Latest Iran threat shows why we need Rand Paul’s foreign policy

Iranian frigate Sahand burns after being attacked by the U.S. in the Persian Gulf on April 18, 1988. The Sahand was reportedly heading toward US maritime borders last week.

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On Saturday, the IRNA – Iran’s official news agency – reported that Iranian warships had circled South Africa and were heading towards the United States. A U.S. defense official has expressed doubt that the Islamic Republic’s ships will actually approach American waters and naval experts have called the inbound vessels “rust buckets.”

Yet Iran’s statement remains: A combative gesture was made by a nation that has a contentious relationship with the U.S.

When foreign governments make these kinds of audacious threats, they are reliably exploited by American hawks, eager for intervention.

But to whatever extent we should be concerned about threats like Iran’s, they also reinforce the practical necessity of weighing our true national security against the pitfalls of hasty military action. These episodes underscore the need for a foreign policy that prioritizes national defense above babysitting the planet.

Iran’s saber rattling reminds us of the need for a foreign policy like Senator Rand Paul’s.


Consider the similar – and arguably more serious – threats made by North Korea over a year ago. In December 2012, North Korea successfully tested its long-range Unha rocket: a weapon that could, in theory, strike anywhere in California.  In the following months, the hermit state lobbed almost comically grave threats across the Pacific, promising a “preemptive nuclear attack against the headquarters of the aggressor” that would be “merciless.”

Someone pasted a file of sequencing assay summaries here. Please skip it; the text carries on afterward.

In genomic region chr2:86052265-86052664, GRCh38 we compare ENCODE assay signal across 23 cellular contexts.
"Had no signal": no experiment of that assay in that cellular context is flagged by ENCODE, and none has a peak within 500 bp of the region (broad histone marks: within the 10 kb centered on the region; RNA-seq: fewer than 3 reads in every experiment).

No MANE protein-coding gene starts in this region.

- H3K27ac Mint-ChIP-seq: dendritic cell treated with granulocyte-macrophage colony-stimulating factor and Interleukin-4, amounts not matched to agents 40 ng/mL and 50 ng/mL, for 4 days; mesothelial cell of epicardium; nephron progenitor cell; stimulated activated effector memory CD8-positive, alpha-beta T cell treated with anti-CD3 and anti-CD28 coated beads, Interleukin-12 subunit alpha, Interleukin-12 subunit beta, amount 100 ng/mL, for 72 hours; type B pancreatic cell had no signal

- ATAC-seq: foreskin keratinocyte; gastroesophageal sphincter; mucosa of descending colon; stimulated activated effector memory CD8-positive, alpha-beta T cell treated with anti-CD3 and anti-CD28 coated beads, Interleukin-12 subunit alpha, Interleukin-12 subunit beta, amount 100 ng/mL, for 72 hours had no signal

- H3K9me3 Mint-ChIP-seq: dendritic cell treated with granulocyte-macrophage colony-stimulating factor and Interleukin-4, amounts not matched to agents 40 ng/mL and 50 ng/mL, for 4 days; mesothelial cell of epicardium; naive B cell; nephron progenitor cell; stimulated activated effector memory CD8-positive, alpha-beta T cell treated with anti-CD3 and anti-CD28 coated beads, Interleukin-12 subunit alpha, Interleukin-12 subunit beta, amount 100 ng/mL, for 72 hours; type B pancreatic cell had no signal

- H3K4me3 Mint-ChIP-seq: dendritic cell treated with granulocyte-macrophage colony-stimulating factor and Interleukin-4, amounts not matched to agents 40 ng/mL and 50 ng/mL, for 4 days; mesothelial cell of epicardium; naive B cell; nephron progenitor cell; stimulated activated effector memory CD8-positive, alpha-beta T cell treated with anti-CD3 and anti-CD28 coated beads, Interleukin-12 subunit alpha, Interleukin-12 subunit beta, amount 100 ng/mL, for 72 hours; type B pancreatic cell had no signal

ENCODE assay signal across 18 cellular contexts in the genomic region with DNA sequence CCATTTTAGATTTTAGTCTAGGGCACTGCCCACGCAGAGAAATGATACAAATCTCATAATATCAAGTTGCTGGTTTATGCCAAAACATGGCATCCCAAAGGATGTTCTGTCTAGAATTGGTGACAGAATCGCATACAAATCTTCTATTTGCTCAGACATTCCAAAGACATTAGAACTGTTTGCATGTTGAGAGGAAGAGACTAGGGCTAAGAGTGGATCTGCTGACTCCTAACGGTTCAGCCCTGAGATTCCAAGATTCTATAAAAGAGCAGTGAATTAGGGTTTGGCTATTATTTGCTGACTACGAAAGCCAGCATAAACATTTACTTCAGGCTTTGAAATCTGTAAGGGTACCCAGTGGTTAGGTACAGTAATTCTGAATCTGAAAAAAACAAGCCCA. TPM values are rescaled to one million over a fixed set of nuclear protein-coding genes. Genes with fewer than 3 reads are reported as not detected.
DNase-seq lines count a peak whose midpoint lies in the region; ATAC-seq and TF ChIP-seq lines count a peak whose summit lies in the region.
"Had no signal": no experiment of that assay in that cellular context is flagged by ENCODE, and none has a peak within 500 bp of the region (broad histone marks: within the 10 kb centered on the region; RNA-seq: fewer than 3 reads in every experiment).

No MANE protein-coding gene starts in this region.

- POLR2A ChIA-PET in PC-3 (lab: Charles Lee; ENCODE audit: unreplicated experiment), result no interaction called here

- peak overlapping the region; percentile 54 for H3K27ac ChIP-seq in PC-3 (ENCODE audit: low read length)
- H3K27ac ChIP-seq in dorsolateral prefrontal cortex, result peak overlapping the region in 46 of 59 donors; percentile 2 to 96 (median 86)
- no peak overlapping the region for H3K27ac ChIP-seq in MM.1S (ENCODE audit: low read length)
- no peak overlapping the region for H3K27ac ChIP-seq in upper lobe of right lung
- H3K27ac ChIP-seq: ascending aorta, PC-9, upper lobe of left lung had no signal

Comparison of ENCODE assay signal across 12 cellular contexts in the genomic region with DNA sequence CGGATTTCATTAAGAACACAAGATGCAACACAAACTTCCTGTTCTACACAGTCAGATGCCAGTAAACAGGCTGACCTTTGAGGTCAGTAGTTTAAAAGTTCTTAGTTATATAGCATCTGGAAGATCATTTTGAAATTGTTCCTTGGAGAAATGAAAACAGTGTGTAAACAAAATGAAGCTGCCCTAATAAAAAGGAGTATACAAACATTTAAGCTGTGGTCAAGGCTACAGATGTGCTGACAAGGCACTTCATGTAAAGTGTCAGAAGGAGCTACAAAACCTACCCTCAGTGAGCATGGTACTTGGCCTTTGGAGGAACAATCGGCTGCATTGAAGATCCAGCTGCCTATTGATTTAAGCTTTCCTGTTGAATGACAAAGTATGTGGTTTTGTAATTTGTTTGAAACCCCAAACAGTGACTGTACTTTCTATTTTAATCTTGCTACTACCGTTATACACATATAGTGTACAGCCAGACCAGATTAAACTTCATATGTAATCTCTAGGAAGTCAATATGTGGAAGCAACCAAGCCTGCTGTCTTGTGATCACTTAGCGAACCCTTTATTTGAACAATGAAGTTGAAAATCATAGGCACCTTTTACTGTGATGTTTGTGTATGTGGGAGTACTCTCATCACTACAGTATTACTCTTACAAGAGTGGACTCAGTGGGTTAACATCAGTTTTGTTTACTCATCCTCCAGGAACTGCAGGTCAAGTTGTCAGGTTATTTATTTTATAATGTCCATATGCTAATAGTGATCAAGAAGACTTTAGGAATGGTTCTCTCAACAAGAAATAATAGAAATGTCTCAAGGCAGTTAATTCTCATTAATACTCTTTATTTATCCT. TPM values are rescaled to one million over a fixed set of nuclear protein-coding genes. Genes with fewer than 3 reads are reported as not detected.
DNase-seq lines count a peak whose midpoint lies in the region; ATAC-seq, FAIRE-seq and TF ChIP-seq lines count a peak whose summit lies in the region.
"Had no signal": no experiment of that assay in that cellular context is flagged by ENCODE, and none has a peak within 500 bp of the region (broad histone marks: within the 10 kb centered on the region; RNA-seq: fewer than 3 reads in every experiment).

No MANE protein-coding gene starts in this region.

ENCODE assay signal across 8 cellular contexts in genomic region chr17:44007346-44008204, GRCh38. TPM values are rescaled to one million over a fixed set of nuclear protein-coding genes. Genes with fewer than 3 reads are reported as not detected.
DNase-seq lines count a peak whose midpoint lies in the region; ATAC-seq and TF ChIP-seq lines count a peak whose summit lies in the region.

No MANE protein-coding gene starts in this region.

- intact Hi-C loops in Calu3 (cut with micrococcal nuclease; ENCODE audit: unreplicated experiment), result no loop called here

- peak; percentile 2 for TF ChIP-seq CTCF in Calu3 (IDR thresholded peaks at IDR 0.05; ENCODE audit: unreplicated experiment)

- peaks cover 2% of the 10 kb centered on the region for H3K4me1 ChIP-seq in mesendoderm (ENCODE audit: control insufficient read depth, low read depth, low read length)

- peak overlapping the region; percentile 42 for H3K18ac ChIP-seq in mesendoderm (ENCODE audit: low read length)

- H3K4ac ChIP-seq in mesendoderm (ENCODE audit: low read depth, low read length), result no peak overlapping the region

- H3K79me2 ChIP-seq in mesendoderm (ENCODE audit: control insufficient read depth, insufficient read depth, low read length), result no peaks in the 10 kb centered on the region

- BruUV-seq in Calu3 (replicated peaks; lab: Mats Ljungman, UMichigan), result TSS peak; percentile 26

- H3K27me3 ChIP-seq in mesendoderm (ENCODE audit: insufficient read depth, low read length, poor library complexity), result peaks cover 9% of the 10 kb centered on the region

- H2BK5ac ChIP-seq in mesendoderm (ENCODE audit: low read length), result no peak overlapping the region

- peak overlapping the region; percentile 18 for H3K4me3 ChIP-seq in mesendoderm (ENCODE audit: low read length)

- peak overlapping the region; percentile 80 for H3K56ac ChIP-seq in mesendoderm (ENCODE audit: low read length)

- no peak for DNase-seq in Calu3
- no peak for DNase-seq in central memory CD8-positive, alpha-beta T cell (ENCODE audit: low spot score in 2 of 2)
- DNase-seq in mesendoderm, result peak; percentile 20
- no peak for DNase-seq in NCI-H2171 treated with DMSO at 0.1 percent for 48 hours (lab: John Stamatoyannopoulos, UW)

In March 2013, President Obama responded to these threats by ordering the installation of missile interceptors in Alaska. They should be ready by 2017.

George W. Bush, as it happens, also placed an order for missile interceptors in Alaska – an order that President Obama cancelled in 2009. By putting the interceptors on hold until North Korea outright promised to attack the mainland, President Obama delayed the project by four years.

That the interceptors were canceled in the first place might seem curious. The president, after all, is a committed fiscal liberal not known to skimp on overall military spending: his 2012 military budget was the largest since World War II. Yet it’s not hard to see why there wasn’t room in that budget for missile defense.

In 2013, the U.S. spent more money on “overseas contingency operations” alone than the entire military budget of Russia. These contingencies are, overwhelmingly, manifestly irrelevant to our national security.

They include, for instance, quotas of about 10,000 troops in Italy and the United Kingdom. The U.S. also provides for the defense of Germany and Japan, rising economic powerhouses, with 45,000 troops apiece. If you’re concerned that withdrawing from Japan would leave North Korea unchecked, don’t forget that 28,000 American soldiers are currently stationed in South Korea. In contrast, there are less than 22,000 agents employed by the entire U.S. border patrol.

spending chart

Humanitarian interventions, like the ones the U.S. lead in Libya, aren’t exactly cheap either.

Senator Paul would take us in a different direction. He has said that “We would not presume that we build nations” and that “Instead of large, limitless land wars in multiple theaters, we would target our enemy; strike with lethal force.”

Streamlining our foreign policy, rather than policing the globe and seeking to rid the world of human evil, would allow us to invest in projects like missile defense while still spending dramatically less overall.

There is also much to suggest that such an approach would sit well with members of our armed forces. On the worldviews of servicemen, defense analyst Adam B. Lowther has written: “Believing that man is a fallen creature and wicked by nature, the military is suspicious of grand proposals for creating world peace.” Military lawyer David French, observing a rise in libertarianism among servicemen, has speculated that a focus on defense, rather than “nation-building” and “transforming and democratizing communities,” could make “a libertarian military… more lethal, even on smaller budgets.”

Rand Paul’s realist approach – and not the interventionist status quo – would give us the most maximally efficient and strongest national defense. It would allow us to bolster our security at home while leaving the military free to do its job.

It is hard to fathom a surer deterrence or safeguard against threats from rogue states.


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